Explorer discovers New Flyer
New Flyer Industries had the kind of year that solidifies a company's position in the competitive landscape for years to come. In January, it closed a $116-million strategic investment with Brazilian bus company, Marcopolo S.A., for 20 per cent of the company. That was followed by the purchase of the parts business of shuttered competitor, Orion, from Daimler Buses North America and the all-out acquisition of another competitor, North American Bus Industries. It's already working on an all-electric prototype and will soon start introducing a smaller, medium-sized transit bus for the North American market in partnership with a British firm. Meanwhile, aging bus fleets are forcing cities across North America back into the market and New Flyer's red rockets are looking better than ever.
What happened to all those parking lots?
Downtown Winnipeg's famous expanse of surface parking lots aren't gone yet but two potential new major downtown mixed-use developments and the long-discussed convention centre expansion now underway ought to add a dose of densification to a sprawling downtown long characterized by... parking lots. This isn't China, where highrise towers are built before tenants are even sought, but Toronto-based Fortress Real Developments is definitely serious about its proposed SkyCity Centre, a 45-storey, 400-condo project on Graham Avenue, as is local Longboat Development for its proposed So/Po Square on the current cityplace parking lot, another mixed use office/retail/hotel development.
A gas station for Santa?
OmniTRAX, the Denver company that owns the Hudson Bay Railway and the Port of Churchill, thought they'd finally found a commodity with enough global demand to ship out of its northern port that would make the northern port more economically active -- crude oil from the midwest Bakken basin. But then the tragic derailment in Lac-Mégantic, Que. put the shipment of oil by rail under the microscope. OmniTRAX says it's adamant it will test the feasibility this year but it's already a major public relations project causing nightmares for some who worry about oil tanker cars rolling on rickety tracks across all that pristine northern muskeg.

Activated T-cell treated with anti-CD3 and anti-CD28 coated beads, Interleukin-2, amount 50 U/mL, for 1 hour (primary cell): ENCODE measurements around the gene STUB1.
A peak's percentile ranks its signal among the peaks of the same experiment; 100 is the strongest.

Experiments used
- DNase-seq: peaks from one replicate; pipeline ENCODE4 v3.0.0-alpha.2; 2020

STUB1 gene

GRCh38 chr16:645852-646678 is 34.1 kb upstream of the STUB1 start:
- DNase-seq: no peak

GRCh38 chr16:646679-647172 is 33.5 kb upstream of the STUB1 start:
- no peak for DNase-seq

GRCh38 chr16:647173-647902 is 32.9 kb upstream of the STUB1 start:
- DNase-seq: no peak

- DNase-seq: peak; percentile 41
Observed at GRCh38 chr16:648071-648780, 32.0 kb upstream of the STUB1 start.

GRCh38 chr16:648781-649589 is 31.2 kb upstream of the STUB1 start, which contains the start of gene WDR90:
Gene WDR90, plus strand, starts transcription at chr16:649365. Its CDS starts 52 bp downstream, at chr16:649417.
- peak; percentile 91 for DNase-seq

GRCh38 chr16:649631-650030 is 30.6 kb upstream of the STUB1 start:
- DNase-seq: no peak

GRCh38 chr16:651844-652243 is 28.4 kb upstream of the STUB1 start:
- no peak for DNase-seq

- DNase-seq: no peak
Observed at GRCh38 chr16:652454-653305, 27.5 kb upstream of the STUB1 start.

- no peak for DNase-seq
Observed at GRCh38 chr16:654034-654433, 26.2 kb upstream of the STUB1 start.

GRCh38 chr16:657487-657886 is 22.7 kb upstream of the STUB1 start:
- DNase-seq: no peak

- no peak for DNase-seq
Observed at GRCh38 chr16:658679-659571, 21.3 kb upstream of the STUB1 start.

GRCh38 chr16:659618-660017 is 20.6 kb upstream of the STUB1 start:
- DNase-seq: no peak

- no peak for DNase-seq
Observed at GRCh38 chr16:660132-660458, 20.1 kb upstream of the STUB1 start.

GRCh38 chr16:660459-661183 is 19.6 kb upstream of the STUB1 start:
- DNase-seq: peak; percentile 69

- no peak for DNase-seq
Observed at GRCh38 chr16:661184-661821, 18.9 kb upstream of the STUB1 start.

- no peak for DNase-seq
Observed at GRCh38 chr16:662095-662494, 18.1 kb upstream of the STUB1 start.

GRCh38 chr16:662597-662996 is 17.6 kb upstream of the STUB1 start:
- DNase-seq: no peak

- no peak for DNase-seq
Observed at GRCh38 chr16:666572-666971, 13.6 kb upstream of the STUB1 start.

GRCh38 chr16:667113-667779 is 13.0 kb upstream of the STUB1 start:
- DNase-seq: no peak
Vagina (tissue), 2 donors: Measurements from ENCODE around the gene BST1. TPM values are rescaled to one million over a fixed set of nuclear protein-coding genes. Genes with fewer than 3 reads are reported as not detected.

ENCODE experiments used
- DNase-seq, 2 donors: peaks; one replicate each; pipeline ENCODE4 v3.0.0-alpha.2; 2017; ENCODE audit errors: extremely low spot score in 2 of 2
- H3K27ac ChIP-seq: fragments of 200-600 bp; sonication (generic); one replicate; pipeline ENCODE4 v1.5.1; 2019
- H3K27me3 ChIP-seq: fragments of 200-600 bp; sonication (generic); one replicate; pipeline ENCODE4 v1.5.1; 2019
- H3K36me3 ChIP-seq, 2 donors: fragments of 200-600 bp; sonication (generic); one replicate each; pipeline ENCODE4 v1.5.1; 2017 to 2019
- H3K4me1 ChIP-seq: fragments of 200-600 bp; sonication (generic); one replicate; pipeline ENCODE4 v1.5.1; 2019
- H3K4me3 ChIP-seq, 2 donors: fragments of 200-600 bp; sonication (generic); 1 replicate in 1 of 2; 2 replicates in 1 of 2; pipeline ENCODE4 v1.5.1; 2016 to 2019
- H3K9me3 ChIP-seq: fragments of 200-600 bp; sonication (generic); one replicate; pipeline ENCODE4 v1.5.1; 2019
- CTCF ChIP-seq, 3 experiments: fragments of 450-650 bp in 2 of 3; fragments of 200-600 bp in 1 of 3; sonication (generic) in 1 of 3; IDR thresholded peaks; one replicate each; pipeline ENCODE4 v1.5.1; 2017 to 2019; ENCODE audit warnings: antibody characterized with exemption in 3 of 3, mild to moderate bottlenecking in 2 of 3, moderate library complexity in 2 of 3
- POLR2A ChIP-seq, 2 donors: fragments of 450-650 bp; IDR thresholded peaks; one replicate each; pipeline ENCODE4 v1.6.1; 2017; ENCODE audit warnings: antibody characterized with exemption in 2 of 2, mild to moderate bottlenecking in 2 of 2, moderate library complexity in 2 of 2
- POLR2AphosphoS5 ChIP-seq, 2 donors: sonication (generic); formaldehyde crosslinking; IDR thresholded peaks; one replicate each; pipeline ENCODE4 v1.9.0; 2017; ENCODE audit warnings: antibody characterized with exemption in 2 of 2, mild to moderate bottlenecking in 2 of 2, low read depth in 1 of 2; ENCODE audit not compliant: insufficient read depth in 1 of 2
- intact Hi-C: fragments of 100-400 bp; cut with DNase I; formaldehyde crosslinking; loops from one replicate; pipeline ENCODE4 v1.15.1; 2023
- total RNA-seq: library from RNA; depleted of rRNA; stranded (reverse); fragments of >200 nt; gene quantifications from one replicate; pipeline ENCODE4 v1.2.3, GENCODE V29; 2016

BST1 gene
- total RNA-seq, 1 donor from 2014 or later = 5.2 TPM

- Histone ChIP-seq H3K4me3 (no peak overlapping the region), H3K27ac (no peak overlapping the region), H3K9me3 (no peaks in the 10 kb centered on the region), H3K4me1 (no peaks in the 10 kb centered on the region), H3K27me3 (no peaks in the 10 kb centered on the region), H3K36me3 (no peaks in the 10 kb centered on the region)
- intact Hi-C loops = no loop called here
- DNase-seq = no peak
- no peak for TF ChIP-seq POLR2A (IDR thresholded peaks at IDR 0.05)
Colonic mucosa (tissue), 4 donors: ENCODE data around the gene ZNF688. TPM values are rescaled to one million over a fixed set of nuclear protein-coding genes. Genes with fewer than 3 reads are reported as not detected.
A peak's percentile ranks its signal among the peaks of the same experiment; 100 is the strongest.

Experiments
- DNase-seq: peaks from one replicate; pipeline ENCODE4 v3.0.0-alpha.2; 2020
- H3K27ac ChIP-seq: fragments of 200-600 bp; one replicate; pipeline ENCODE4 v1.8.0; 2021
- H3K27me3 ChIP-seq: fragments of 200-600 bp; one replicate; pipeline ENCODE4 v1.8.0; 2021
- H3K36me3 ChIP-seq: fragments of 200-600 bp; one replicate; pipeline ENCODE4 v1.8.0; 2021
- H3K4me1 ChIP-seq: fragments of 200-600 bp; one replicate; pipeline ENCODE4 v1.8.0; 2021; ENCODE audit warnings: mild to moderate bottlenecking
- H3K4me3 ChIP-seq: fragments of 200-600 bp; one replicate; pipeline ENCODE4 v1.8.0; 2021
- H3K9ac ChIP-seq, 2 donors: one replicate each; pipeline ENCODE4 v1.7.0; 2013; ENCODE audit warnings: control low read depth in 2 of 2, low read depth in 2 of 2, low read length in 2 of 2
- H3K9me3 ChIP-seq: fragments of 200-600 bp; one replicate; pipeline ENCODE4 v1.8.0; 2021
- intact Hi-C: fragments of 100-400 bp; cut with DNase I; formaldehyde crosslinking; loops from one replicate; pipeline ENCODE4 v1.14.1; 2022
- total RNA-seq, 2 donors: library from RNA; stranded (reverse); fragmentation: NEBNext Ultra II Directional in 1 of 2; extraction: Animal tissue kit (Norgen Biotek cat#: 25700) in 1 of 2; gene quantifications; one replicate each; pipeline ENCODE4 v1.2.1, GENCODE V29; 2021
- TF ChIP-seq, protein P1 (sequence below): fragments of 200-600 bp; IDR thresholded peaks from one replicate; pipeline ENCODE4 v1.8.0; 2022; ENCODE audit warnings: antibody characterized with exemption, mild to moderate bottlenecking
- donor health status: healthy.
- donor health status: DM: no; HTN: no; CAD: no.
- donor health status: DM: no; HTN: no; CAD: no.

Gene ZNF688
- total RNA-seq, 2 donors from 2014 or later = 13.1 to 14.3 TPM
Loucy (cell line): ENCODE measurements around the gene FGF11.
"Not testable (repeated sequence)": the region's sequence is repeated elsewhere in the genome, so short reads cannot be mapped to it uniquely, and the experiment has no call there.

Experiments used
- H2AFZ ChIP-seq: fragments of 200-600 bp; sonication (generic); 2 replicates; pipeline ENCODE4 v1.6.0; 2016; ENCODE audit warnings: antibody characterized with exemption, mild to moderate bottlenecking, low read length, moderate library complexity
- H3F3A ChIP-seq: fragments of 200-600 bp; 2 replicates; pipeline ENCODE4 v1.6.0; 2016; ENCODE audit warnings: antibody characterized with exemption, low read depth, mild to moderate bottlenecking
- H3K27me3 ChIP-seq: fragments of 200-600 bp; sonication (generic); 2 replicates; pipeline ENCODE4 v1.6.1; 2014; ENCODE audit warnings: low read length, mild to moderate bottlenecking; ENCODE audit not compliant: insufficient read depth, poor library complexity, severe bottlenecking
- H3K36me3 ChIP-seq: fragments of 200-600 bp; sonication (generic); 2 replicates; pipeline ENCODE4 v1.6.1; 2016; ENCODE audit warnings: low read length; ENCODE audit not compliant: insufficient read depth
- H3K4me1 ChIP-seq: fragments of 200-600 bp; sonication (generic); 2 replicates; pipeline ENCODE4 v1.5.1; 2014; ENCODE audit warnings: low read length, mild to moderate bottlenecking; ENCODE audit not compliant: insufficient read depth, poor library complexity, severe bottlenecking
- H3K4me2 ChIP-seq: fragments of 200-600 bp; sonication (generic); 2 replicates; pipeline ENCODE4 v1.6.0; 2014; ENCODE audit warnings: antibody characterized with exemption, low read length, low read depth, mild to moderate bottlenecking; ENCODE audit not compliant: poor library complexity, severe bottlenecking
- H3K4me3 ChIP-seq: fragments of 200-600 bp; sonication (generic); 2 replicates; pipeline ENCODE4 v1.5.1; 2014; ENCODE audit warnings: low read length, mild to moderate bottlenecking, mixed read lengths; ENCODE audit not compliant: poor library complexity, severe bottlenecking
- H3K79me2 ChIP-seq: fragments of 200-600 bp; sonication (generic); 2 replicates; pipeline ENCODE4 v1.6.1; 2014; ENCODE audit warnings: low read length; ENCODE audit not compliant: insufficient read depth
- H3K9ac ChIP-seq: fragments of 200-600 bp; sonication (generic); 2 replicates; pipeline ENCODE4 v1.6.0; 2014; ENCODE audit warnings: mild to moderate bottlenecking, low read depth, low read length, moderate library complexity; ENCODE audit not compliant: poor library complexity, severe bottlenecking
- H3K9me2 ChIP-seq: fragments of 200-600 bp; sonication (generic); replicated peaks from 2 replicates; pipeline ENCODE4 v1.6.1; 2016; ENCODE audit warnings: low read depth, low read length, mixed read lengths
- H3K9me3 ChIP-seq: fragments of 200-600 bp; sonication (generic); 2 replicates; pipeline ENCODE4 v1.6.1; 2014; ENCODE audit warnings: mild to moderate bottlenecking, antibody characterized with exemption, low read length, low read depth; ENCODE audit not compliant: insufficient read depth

The concept of a makerspace may not yet be part of the popular consciousness but whatever you want to call AssentWorks/Ramp-Up Manitoba's workspace in an old Exchange District warehouse, it is an amazing achievement. The headquarters for Winnipeg's red-hot start-up culture was already housing a handful of 3-D printers and a host of other high-tech production equipment even before the federal government handed the volunteer board nearly $500,000 to buy even more equipment this year. Founded two years ago by the visionary Michael Legary and a few partners, the grassroots co-op prototyping/research/start-up space is already the largest facility of its kind in the country.
In the rankings of "hot" sectors in 2013, mining was at the "cold" end of the spectrum. In Manitoba, matters were made worse by a number of First Nation demonstrations, including the attempted eviction of a long-standing gold mine development site near Red Sucker Lake. This year, the province finally rolled up its sleeves and started taking its duty to consult First Nations more seriously but not before Manitoba fell further down the list of international jurisdictions open to mining.
When is the bounty too bountiful?
This year's Prairie harvest was one of the best in history. It came after one of the worst droughts in years south of the border, which drove prices up. The huge harvest this year brought prices back down to earth and clogged up elevators, rail carriers, port terminals and on-farm storage capacity. Regardless of the collateral damage caused by the huge production volumes, farmers would take it over a failed crop any day.